Handel’s Belshazzar at The Grange Festival


In an exciting new partnership, the legendary Harry Christophers and his choir The Sixteen who are celebrating their 40th anniversary, have teamed up with The Grange Festival for the first professionally staged full operatic production of Handel’s Belshazzar in Britain for over 30 years.

With a festival programme including Le Nozze di Figaro and Falstaff this year, Handel’s Belshazzar is a gem all the more admired for being rarely seen and is a satisfying sequel to The Grange Festival’s highly acclaimed Agrippina in 2018, this year with a starry cast of Handelian stalwarts including mesmerising soprano Claire Booth as Nitocris, the Persian queen who despairs of her son Belshazzar (Robert Murray) the king’s wanton excesses.

A soaring oratorio with a libretto by Charles Jennens based on the Biblical account of the fall of Babylon at the hands of Cyrus the Great and the subsequent freeing of the captive Jewish nation as recounted in the Book of Daniel, although the work fell into neglect following Handel’s death, one listen confirms that the composer created this Baroque masterpiece at the height of his powers and fame after the 1741 premiere of Messiah, also with a libretto by Jennens. It is a tragedy that Belshazzar was an initial flop, nor should the sermonising quality of its subject matter deter you, the nothing short of sublime choral harmonies performed by The Sixteen and The Grange Fesitval Chorus, conducted by Harry Christophers, along with brilliantly choreographed aerial acrobatics is a feast for the senses.

Directed by Daniel Slater with a Babylonian set design by Robert Innes Hopkins featuring a revolving model Tower of Babel, this classic tale of good versus evil, where the devout Jews live a life of purity and prayer beside their hedonistic, wine-loving Babylonian counterparts who care for nothing besides pleasure and debauched banquets over which the bisexual Belshazzar presides, is nothing if not wildly, unashamedly sanctimonious. The solemn-looking Jews, dressed all in black, are led by the eloquent Jewish prophet, Daniel (countertenor James Laing), a man with a calling and an inherent faith in aiding his people to safety. He believes that the hour of liberation is at hand and that God will help Cyrus to defeat Belshazzar and allow the Jews to return to Jerusalem.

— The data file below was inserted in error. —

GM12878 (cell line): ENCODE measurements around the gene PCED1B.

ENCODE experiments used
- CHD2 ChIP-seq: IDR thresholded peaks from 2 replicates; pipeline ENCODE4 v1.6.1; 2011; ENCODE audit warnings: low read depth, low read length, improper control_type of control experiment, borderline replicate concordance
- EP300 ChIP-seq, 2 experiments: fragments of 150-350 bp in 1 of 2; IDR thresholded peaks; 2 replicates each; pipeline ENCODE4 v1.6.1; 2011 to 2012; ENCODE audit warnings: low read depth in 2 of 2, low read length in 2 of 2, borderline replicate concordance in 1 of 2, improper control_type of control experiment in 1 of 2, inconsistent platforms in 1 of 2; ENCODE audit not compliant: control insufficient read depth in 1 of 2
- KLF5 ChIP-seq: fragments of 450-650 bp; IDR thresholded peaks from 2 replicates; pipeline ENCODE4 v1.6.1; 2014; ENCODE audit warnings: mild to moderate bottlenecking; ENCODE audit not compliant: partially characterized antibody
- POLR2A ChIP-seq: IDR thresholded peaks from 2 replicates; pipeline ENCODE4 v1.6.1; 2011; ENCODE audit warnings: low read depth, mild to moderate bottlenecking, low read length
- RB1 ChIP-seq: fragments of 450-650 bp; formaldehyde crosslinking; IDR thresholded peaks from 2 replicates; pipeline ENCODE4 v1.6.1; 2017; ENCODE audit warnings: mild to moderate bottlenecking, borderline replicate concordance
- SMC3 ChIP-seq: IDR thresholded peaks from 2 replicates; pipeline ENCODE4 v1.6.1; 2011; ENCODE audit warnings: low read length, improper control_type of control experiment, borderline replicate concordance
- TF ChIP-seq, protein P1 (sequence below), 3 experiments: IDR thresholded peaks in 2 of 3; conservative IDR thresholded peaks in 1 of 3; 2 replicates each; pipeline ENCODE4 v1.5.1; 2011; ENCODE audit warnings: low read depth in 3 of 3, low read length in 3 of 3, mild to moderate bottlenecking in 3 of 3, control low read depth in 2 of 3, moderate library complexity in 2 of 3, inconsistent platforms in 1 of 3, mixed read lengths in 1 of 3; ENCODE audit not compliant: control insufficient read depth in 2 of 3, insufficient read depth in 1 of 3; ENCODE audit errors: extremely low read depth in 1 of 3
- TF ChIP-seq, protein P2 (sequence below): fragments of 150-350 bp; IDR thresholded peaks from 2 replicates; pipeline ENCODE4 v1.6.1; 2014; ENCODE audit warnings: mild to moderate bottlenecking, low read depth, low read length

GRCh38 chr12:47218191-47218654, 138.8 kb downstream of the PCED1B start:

Cyrus of Persia (countertenor Christopher Ainslie) and his general Gobrias, played by the tremendous Henry Waddington – of whom we don’t see nearly enough unfortunately, continue to drill their troops despite a goading crowd of Babylonians looking over an impressive wall. Cyrus is undeterred and means to penetrate Belshazzar’s defences by draining the Euphrates dry, thereby allowing them to enter the city along the river bed while their enemies are feasting. With continuing political unrest in the Middle East and anti-Semitism still very much a scourge of modern times, the themes of Belshazzar have a profound resonance which this production bravely spotlights.

It does feel more of a tribute to choral music than opera and with The Sixteen at the helm who can complain? First performed at the King’s Theatre, Haymarket in 1745 when the German monarch George II was on the throne, yes there are scenes where more direction and action is required and it is obvious that this work is more often than not performed in concert rather than staged as a full opera, yet this flamboyant orgy-tastic Belshazzar is testimony to The Grange Festival’s continuing display of creative diversity under Artistic Director Michael Chance and their ability to draw some of the finest musical and artistic talents to Hampshire, not to mention an audience willing to travel a considerable distance in order to experience this magical atmosphere combining internationally renowned performers and the most spectacular English country house setting. It’s a world away from most operatic experiences.

Belshazzar at The Grange Festival, The Grange, Northington, Alresford, Hampshire SO24 9TZ on selected days until 6th July 2019. Tickets from £45 to £195. For more information and tickets please visit the website.